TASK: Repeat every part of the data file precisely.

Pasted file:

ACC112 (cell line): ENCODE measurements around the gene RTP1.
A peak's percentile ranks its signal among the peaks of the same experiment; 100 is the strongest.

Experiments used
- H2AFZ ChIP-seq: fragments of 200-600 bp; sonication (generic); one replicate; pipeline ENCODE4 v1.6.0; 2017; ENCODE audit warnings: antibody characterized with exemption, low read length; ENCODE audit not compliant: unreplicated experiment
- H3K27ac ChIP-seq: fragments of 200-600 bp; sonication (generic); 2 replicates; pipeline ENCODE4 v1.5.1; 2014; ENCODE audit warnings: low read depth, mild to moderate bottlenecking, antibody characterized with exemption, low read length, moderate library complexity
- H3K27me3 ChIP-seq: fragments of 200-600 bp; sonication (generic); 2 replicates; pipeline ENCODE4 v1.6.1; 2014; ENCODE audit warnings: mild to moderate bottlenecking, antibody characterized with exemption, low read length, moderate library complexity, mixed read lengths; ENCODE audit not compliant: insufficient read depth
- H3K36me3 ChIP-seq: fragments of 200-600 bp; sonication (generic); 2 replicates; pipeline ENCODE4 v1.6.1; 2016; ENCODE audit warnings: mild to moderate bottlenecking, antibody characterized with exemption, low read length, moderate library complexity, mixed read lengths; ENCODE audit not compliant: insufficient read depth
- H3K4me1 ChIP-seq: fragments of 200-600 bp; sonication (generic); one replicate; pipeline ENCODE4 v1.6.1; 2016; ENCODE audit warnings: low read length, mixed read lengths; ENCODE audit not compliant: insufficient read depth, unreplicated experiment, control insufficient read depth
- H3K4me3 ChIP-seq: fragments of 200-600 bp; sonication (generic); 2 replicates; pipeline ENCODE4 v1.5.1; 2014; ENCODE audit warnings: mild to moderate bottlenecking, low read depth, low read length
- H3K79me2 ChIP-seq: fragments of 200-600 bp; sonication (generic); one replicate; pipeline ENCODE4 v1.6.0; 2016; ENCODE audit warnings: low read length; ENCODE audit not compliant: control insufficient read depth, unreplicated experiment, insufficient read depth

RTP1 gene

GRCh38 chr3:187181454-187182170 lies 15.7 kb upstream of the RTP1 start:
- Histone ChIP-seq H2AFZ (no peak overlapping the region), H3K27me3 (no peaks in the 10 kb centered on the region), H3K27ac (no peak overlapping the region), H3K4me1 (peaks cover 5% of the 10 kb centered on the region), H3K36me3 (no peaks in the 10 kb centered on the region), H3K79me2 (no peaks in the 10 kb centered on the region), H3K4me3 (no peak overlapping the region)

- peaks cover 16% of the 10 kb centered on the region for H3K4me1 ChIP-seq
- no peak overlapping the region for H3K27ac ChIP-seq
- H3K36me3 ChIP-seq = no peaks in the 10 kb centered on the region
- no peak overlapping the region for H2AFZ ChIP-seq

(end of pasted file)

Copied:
ACC112 (cell line): ENCODE measurements around the gene RTP1.
A peak's percentile ranks its signal among the peaks of the same experiment; 100 is the strongest.

Experiments used
- H2AFZ ChIP-seq: fragments of 200-600 bp; sonication (generic); one replicate; pipeline ENCODE4 v1.6.0; 2017; ENCODE audit warnings: antibody characterized with exemption, low read length; ENCODE audit not compliant: unreplicated experiment
- H3K27ac ChIP-seq: fragments of 200-600 bp; sonication (generic); 2 replicates; pipeline ENCODE4 v1.5.1; 2014; ENCODE audit warnings: low read depth, mild to moderate bottlenecking, antibody characterized with exemption, low read length, moderate library complexity
- H3K27me3 ChIP-seq: fragments of 200-600 bp; sonication (generic); 2 replicates; pipeline ENCODE4 v1.6.1; 2014; ENCODE audit warnings: mild to moderate bottlenecking, antibody characterized with exemption, low read length, moderate library complexity, mixed read lengths; ENCODE audit not compliant: insufficient read depth
- H3K36me3 ChIP-seq: fragments of 200-600 bp; sonication (generic); 2 replicates; pipeline ENCODE4 v1.6.1; 2016; ENCODE audit warnings: mild to moderate bottlenecking, antibody characterized with exemption, low read length, moderate library complexity, mixed read lengths; ENCODE audit not compliant: insufficient read depth
- H3K4me1 ChIP-seq: fragments of 200-600 bp; sonication (generic); one replicate; pipeline ENCODE4 v1.6.1; 2016; ENCODE audit warnings: low read length, mixed read lengths; ENCODE audit not compliant: insufficient read depth, unreplicated experiment, control insufficient read depth
- H3K4me3 ChIP-seq: fragments of 200-600 bp; sonication (generic); 2 replicates; pipeline ENCODE4 v1.5.1; 2014; ENCODE audit warnings: mild to moderate bottlenecking, low read depth, low read length
- H3K79me2 ChIP-seq: fragments of 200-600 bp; sonication (generic); one replicate; pipeline ENCODE4 v1.6.0; 2016; ENCODE audit warnings: low read length; ENCODE audit not compliant: control insufficient read depth, unreplicated experiment, insufficient read depth

RTP1 gene

GRCh38 chr3:187181454-187182170 lies 15.7 kb upstream of the RTP1 start:
- Histone ChIP-seq H2AFZ (no peak overlapping the region), H3K27me3 (no peaks in the 10 kb centered on the region), H3K27ac (no peak overlapping the region), H3K4me1 (peaks cover 5% of the 10 kb centered on the region), H3K36me3 (no peaks in the 10 kb centered on the region), H3K79me2 (no peaks in the 10 kb centered on the region), H3K4me3 (no peak overlapping the region)

- peaks cover 16% of the 10 kb centered on the region for H3K4me1 ChIP-seq
- no peak overlapping the region for H3K27ac ChIP-seq
- H3K36me3 ChIP-seq = no peaks in the 10 kb centered on the region
- no peak overlapping the region for H2AFZ ChIP-seq